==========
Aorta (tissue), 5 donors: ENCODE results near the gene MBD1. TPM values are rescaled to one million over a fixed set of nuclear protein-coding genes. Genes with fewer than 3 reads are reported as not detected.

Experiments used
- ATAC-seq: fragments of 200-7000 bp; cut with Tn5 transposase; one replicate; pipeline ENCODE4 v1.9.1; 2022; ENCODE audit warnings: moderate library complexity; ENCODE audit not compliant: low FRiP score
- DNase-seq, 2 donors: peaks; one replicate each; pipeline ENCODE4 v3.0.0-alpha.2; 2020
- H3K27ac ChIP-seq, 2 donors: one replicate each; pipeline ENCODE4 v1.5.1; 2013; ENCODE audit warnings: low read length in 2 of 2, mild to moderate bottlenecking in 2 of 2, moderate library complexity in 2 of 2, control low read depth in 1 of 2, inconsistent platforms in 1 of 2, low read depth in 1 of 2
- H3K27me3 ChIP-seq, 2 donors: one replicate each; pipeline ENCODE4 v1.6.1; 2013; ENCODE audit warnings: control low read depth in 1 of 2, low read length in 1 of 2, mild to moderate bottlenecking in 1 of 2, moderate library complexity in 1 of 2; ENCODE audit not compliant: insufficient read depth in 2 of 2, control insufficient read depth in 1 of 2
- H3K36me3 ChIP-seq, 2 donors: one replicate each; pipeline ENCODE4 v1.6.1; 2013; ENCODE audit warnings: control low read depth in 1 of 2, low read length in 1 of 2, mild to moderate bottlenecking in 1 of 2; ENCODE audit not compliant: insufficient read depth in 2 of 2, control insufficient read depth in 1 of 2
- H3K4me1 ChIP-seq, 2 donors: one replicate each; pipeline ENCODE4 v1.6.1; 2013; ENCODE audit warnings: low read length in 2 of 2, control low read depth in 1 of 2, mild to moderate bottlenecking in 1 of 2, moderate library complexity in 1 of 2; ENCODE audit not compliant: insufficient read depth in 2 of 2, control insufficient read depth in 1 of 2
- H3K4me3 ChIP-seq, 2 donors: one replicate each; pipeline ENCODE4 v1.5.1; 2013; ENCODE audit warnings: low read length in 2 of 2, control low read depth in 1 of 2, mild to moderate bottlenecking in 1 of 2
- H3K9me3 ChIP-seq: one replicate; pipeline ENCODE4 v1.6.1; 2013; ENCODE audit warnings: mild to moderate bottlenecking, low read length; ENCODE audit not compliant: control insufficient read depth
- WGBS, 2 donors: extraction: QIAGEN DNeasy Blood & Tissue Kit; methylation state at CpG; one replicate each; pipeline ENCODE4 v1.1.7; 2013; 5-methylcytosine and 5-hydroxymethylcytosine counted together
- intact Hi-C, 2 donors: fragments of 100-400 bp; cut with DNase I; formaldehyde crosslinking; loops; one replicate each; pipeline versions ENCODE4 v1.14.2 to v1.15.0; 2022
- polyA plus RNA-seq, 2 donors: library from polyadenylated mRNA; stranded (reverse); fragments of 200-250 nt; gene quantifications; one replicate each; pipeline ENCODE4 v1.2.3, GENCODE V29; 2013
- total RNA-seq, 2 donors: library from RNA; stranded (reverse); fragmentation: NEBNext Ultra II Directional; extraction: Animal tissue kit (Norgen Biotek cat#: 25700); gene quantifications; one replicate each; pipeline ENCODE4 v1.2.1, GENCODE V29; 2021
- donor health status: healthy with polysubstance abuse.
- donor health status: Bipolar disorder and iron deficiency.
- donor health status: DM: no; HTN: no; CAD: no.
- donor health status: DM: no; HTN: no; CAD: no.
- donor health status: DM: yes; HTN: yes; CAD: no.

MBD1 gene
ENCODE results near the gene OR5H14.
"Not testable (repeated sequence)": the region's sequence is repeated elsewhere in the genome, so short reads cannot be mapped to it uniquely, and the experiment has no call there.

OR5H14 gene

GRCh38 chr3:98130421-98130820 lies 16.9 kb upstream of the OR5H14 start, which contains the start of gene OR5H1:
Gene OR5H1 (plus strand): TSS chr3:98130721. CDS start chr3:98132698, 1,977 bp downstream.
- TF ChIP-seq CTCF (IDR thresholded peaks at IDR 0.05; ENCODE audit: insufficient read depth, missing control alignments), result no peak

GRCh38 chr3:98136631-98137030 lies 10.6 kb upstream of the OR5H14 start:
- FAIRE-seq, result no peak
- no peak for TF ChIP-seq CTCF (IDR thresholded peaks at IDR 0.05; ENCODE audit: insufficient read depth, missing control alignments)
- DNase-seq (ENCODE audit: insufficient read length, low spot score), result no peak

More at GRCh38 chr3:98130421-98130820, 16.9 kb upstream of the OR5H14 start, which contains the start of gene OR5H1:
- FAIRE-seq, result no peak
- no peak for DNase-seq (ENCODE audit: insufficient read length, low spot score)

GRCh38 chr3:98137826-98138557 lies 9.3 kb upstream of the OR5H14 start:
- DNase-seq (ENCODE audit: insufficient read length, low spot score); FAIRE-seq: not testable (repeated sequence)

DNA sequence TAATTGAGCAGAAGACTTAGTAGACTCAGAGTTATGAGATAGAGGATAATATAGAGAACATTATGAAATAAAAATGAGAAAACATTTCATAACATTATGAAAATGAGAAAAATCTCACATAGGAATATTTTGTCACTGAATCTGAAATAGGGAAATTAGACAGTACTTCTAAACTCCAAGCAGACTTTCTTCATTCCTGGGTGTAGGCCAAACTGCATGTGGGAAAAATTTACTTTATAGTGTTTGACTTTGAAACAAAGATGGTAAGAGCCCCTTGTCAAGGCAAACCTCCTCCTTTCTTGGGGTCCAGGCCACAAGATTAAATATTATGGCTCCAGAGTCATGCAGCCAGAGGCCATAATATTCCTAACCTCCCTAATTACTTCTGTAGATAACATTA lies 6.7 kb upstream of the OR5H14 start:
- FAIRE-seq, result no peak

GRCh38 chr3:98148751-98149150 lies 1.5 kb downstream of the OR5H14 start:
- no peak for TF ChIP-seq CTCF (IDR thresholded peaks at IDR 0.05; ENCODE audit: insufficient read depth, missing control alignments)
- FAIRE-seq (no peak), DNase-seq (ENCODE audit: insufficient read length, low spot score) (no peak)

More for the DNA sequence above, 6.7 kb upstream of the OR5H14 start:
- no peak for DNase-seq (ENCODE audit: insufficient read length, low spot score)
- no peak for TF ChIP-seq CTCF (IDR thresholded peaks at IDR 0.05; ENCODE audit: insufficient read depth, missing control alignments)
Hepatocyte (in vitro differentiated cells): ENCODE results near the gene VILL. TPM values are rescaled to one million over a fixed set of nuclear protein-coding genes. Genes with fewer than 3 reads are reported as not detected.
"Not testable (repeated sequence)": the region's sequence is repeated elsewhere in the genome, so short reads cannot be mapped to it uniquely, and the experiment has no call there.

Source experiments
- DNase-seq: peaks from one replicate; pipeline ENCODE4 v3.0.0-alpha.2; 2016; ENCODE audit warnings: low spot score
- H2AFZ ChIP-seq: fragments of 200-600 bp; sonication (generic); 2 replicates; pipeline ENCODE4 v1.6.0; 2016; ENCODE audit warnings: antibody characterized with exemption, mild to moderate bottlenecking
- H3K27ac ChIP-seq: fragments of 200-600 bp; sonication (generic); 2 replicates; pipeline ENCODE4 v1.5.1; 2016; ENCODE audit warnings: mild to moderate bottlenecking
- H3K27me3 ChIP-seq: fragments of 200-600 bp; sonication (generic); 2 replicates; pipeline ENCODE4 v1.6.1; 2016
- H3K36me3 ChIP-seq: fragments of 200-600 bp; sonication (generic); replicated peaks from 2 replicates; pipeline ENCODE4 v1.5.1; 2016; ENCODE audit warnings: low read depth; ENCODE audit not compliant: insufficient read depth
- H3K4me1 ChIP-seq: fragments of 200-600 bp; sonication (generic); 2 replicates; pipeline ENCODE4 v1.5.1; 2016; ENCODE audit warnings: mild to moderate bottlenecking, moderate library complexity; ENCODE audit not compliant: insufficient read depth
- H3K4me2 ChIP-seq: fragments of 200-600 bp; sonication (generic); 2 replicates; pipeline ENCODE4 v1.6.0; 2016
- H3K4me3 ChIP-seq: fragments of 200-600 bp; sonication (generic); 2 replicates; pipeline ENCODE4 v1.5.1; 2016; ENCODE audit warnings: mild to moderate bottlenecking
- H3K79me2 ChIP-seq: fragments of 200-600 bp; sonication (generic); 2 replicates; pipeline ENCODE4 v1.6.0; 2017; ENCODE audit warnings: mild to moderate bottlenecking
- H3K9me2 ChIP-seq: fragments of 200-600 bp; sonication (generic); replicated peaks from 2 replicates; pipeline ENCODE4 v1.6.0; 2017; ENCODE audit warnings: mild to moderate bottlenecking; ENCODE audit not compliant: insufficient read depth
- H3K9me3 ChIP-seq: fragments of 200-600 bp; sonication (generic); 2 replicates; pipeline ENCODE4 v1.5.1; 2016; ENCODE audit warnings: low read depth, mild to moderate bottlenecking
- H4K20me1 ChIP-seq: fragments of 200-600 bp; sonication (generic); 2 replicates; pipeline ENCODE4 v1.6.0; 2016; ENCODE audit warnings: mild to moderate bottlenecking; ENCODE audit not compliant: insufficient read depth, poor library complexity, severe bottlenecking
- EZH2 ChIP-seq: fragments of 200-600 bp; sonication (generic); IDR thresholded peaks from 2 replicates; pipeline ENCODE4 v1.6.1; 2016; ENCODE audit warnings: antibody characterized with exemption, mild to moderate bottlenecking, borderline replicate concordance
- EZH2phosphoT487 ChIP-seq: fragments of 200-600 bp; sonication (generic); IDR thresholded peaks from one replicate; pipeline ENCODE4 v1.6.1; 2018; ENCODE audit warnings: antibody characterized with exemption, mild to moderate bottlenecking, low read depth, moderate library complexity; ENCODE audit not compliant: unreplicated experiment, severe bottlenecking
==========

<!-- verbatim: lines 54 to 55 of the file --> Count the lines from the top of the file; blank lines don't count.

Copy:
- H3K4me3 ChIP-seq: fragments of 200-600 bp; sonication (generic); 2 replicates; pipeline ENCODE4 v1.5.1; 2016; ENCODE audit warnings: mild to moderate bottlenecking
- H3K79me2 ChIP-seq: fragments of 200-600 bp; sonication (generic); 2 replicates; pipeline ENCODE4 v1.6.0; 2017; ENCODE audit warnings: mild to moderate bottlenecking